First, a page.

One afternoon, Segal returned to Edna’s to see us and give news of the Rainbow Circus we had helped launch. “They will soon be coming to Jerusalem,” she said excitedly. “They want us to perform together in the Old City!” This was good news. Seeing our Rainbow friends and how the Circus has progressed will be wonderful.
Edna tapped into the excitement and began to read from the Torah. Segal, not to be outdone, began to sing the Torah. Edna, not to be beaten, also began to sing. Donna watched all of this as the energy began to spin wildly upward. On the other hand, I had just had a musical idea and slipped out back to Edna’s garden with my guitar. I closed the sliding glass door behind me.
Edna was a little unusual. Her idea of gardening was unique. She had planted small plastic bags in the soil, hoping they would multiply and grow more. I composed a new guitar piece in this chaotic garden with more chaos inside. It’s a beautiful, happy tune that oppositely reflects the insanity of the moment. The melodic singing in the house became a contest of loudness. Donna looked wide-eyed out the sliding glass door at me. I continued as the parts of the song quickly fell into place. Before long, the wildness inside depleted all its energy. The two of them collapsed onto the sofa, and my piece was finished.
I returned to the house in a calm state of bliss, having written a new song. Donna was in awe of the electricity she had just experienced. “Wow! I’ve never seen anything like that before,” she exclaimed. Edna and Segal had exploded in an orgasm of joyous revelry.
Here is that song for you. The album link is below. Of course, when I recorded it, I played all the instruments. Considering the moment’s chaos, it still amazes us how peaceful this song is.
The Circus is in Town!
It wasn’t too many days later that the Circus came to town. Segal called Edna, who let us know the day had arrived! We packed up the guitar, walked the block to the bus stop, and caught the bus to the Old City.
When we arrived, it was easy to find our friends. They stood out in the crowd of tourists. Gabbi, with his naturally red/orange afro, and the rest of the colorful crew made them easy to spot. The plan had been hatched that we would make an impromptu parade through the Old City to the Jaffa Gate. Here we would perform a show of peace and recycling.
The parade made its way down the narrow walking streets and alleys. Gabbi, juggling clubs while riding his unicycle. A group of girls belly-danced their way through the road. Donna and I were with the musicians following behind as we played. There were clowns and bubble makers and more!
We wound our way, squeezing past shops selling trinkets and religious paraphernalia. Jesus on the cross bottle opener was my favorite. (I never made it back to get one, which I regret) As we continued, I could see we were beginning to get an escort from Israeli police. We were picking up a trail of curious people following the parade.
Soon we arrived at the Jaffa Gate, and we quickly organized ourselves as a circle of interested spectators formed. Gabbi pulled out the portable popcorn popper as we started the show. The police were not having this. “Stop! You can not make a performance here. It’s too dangerous,” the policeman said. “You can not gather a crowd.” They were worried that a gathered crowd in Jerusalem could easily invite a suicide bombing. It was a valid concern.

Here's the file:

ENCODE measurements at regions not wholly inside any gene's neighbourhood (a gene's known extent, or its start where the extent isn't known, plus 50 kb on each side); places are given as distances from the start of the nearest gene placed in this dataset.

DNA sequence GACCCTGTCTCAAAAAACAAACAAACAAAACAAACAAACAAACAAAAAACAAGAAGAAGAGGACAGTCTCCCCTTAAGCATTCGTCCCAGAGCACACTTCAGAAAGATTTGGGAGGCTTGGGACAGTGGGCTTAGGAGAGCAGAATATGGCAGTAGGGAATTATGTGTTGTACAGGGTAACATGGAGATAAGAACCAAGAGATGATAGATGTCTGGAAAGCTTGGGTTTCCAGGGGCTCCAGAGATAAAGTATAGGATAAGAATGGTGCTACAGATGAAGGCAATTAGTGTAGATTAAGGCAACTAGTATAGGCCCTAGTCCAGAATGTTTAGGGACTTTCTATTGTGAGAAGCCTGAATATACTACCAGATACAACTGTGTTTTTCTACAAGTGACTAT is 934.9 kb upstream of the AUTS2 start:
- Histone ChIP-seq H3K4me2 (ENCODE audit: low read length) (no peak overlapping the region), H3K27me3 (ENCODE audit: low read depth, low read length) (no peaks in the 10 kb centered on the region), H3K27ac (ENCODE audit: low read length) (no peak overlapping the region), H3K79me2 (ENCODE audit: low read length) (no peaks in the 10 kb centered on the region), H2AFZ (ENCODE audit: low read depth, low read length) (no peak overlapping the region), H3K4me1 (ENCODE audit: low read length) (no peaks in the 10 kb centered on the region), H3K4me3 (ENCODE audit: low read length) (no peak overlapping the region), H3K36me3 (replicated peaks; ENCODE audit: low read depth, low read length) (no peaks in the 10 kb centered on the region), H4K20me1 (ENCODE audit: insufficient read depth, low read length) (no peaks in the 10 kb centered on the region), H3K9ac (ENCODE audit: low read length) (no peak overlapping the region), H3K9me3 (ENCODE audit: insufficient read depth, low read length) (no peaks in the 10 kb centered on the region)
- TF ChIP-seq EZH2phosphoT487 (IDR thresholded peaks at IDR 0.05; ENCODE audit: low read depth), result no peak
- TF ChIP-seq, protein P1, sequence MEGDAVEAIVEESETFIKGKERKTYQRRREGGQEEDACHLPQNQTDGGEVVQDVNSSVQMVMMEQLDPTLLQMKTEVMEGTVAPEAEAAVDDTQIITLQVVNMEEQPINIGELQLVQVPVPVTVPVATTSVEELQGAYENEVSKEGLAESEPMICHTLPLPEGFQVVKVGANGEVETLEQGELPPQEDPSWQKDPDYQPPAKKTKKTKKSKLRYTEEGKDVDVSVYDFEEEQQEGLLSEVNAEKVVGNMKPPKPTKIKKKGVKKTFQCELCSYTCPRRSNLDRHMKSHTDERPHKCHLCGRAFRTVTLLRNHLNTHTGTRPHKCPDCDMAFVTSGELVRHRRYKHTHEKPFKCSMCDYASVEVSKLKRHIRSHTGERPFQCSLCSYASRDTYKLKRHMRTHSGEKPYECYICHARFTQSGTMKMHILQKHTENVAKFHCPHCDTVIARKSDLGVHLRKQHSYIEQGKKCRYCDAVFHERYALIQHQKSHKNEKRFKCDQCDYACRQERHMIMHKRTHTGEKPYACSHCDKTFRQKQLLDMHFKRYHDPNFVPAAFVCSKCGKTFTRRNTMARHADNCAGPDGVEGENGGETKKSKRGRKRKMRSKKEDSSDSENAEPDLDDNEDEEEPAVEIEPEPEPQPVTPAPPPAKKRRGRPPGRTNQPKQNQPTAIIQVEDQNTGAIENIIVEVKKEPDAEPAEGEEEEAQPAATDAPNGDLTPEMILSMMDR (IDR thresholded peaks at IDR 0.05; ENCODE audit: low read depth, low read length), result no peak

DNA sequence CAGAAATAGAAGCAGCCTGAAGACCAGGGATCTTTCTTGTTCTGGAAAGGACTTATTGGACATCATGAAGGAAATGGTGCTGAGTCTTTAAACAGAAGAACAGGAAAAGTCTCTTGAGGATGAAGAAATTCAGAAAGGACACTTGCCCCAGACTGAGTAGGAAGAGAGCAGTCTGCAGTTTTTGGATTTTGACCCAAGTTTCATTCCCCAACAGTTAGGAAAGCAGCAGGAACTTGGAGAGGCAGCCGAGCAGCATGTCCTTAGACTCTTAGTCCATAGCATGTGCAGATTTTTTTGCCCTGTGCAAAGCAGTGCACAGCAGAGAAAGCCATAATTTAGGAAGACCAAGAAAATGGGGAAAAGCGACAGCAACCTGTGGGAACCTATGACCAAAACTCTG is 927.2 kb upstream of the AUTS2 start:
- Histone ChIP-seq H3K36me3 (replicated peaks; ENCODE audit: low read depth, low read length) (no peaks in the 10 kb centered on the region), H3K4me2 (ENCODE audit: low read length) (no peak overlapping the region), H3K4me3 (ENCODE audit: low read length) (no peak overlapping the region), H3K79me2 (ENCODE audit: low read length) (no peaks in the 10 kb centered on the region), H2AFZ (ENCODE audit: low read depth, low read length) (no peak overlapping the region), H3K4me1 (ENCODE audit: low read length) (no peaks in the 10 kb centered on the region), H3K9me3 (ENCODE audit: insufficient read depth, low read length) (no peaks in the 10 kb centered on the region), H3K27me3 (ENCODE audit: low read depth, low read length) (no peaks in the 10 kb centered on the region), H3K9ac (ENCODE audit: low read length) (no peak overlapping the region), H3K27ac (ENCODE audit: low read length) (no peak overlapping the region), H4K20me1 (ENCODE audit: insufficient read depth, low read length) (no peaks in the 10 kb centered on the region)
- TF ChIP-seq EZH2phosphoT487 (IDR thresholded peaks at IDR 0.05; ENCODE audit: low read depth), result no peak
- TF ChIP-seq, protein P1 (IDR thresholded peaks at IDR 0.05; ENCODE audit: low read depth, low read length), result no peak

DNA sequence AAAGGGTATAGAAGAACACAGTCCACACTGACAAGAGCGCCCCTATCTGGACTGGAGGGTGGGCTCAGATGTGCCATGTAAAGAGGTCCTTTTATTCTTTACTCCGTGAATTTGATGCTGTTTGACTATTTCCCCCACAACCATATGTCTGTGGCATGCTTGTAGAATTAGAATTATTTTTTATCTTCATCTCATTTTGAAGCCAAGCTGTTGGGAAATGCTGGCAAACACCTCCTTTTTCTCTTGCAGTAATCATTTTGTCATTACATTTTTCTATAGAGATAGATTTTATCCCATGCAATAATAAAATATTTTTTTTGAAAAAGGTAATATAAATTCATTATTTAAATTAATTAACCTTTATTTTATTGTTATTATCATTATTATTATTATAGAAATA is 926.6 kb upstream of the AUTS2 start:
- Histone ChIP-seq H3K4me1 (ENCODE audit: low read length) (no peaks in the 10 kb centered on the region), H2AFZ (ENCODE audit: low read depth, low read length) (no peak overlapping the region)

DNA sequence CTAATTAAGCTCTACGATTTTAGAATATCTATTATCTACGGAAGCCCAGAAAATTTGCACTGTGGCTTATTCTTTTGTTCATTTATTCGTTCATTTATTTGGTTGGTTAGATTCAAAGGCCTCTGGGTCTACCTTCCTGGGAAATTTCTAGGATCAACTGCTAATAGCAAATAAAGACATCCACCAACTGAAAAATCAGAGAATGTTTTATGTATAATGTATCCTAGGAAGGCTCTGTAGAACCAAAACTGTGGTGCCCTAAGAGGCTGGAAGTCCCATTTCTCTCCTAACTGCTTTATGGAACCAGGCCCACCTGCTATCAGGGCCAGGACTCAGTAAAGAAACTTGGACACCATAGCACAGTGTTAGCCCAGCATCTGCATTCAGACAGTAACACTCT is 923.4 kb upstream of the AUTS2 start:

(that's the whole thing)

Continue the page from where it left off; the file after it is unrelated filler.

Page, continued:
The crowd gathered wasn’t too happy to see an end to this. There were murmurs and grumblings, but the police were firm about it. Segal tried to tell them that it was to promote peace and recycling in Israel. But the police were firm, “No! Stop now.”
This was when Karen started singing, “All we are saying is give peace a chance!”
As she sang, it was instantly picked up by the performers and quickly picked up by the audience.
“All we are saying is give peace a chance! All we are saying is give peace a chance!”
The police were stunned. They didn’t know what to do! They looked surprised and lost all ability to stop the chanting that roared through the plaza. Segal went to the lead policeman and offered a compromise of doing half the show and then quickly dispersing. He shockingly agreed.
Gabbi rode around on his unicycle juggling while others made popcorn. The belly dancers danced. Segal sang so beautifully! We musicians played excellent music and peace, and recycling was promoted. Suddenly it was over, and we all quickly dispersed! The police were happy that there were no incidents. It was amazing! Peace had won the day!
Falafels and Planning
After the Jaffa Gate performance, some performers went to see family. Some had plans to continue to the next city to scout the next place, and several of us went for… you guessed it, FALAFEL! I think that falafels must be what they meant when speaking of ‘mana from heaven.’ The three best falafels I’ve ever eaten were in Israel, Amsterdam, and Key West, Florida. We’ve eaten falafel in many other places, but these three have been the best. I couldn’t name a particular city in Israel because they were all fabulous, whether it was Jerusalem, Tel Aviv, or other cities!
While we ate, Segal told us about a few places we must visit and some people we needed to meet. One was a man that was recording very special music in his home named Ramon. She told us his music was unique and that we must meet him. She also had an upcoming gig and wanted me to accompany her vocals for a few songs. So we agreed to play the gig with her and made plans to meet Ramon.
Next: (56) Meditative Music
This is the album that features the song “Edna’s Garden.”